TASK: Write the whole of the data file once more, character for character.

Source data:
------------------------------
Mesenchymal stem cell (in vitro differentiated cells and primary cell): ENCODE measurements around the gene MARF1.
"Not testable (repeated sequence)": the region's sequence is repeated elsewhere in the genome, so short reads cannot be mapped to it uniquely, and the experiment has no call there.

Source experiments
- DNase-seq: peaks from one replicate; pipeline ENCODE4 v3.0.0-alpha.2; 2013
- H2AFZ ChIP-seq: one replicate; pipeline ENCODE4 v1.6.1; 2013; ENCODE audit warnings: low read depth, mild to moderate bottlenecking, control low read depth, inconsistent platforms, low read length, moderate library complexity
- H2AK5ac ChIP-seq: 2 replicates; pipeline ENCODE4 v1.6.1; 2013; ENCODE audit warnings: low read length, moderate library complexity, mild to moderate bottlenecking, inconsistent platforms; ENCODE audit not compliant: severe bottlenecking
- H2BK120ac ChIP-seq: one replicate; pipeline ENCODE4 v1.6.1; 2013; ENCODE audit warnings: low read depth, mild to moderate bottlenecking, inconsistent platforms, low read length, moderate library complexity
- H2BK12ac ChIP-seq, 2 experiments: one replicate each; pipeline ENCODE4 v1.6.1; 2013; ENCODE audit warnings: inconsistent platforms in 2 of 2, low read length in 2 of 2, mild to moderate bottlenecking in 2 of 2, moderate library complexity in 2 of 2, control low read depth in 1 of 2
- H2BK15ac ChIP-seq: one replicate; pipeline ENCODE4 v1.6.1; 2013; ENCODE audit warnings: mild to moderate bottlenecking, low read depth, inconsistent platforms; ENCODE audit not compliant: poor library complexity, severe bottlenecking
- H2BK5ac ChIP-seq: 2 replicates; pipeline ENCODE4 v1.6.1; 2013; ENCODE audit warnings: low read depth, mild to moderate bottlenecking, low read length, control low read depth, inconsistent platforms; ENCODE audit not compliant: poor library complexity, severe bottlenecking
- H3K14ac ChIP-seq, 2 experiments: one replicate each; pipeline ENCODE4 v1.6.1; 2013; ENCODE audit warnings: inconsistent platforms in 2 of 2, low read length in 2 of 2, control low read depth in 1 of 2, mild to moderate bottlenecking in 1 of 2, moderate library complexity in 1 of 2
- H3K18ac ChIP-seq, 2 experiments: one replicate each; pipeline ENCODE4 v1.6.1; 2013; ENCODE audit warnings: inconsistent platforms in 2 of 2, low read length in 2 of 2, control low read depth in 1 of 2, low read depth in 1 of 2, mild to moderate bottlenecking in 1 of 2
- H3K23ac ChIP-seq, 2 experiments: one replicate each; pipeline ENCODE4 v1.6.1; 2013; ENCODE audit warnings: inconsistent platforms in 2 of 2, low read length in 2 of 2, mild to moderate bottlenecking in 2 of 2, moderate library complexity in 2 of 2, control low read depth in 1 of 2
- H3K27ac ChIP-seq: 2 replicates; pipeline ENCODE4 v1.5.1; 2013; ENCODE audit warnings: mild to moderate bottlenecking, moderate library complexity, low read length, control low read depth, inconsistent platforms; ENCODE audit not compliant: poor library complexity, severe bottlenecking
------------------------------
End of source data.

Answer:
Mesenchymal stem cell (in vitro differentiated cells and primary cell): ENCODE measurements around the gene MARF1.
"Not testable (repeated sequence)": the region's sequence is repeated elsewhere in the genome, so short reads cannot be mapped to it uniquely, and the experiment has no call there.

Source experiments
- DNase-seq: peaks from one replicate; pipeline ENCODE4 v3.0.0-alpha.2; 2013
- H2AFZ ChIP-seq: one replicate; pipeline ENCODE4 v1.6.1; 2013; ENCODE audit warnings: low read depth, mild to moderate bottlenecking, control low read depth, inconsistent platforms, low read length, moderate library complexity
- H2AK5ac ChIP-seq: 2 replicates; pipeline ENCODE4 v1.6.1; 2013; ENCODE audit warnings: low read length, moderate library complexity, mild to moderate bottlenecking, inconsistent platforms; ENCODE audit not compliant: severe bottlenecking
- H2BK120ac ChIP-seq: one replicate; pipeline ENCODE4 v1.6.1; 2013; ENCODE audit warnings: low read depth, mild to moderate bottlenecking, inconsistent platforms, low read length, moderate library complexity
- H2BK12ac ChIP-seq, 2 experiments: one replicate each; pipeline ENCODE4 v1.6.1; 2013; ENCODE audit warnings: inconsistent platforms in 2 of 2, low read length in 2 of 2, mild to moderate bottlenecking in 2 of 2, moderate library complexity in 2 of 2, control low read depth in 1 of 2
- H2BK15ac ChIP-seq: one replicate; pipeline ENCODE4 v1.6.1; 2013; ENCODE audit warnings: mild to moderate bottlenecking, low read depth, inconsistent platforms; ENCODE audit not compliant: poor library complexity, severe bottlenecking
- H2BK5ac ChIP-seq: 2 replicates; pipeline ENCODE4 v1.6.1; 2013; ENCODE audit warnings: low read depth, mild to moderate bottlenecking, low read length, control low read depth, inconsistent platforms; ENCODE audit not compliant: poor library complexity, severe bottlenecking
- H3K14ac ChIP-seq, 2 experiments: one replicate each; pipeline ENCODE4 v1.6.1; 2013; ENCODE audit warnings: inconsistent platforms in 2 of 2, low read length in 2 of 2, control low read depth in 1 of 2, mild to moderate bottlenecking in 1 of 2, moderate library complexity in 1 of 2
- H3K18ac ChIP-seq, 2 experiments: one replicate each; pipeline ENCODE4 v1.6.1; 2013; ENCODE audit warnings: inconsistent platforms in 2 of 2, low read length in 2 of 2, control low read depth in 1 of 2, low read depth in 1 of 2, mild to moderate bottlenecking in 1 of 2
- H3K23ac ChIP-seq, 2 experiments: one replicate each; pipeline ENCODE4 v1.6.1; 2013; ENCODE audit warnings: inconsistent platforms in 2 of 2, low read length in 2 of 2, mild to moderate bottlenecking in 2 of 2, moderate library complexity in 2 of 2, control low read depth in 1 of 2
- H3K27ac ChIP-seq: 2 replicates; pipeline ENCODE4 v1.5.1; 2013; ENCODE audit warnings: mild to moderate bottlenecking, moderate library complexity, low read length, control low read depth, inconsistent platforms; ENCODE audit not compliant: poor library complexity, severe bottlenecking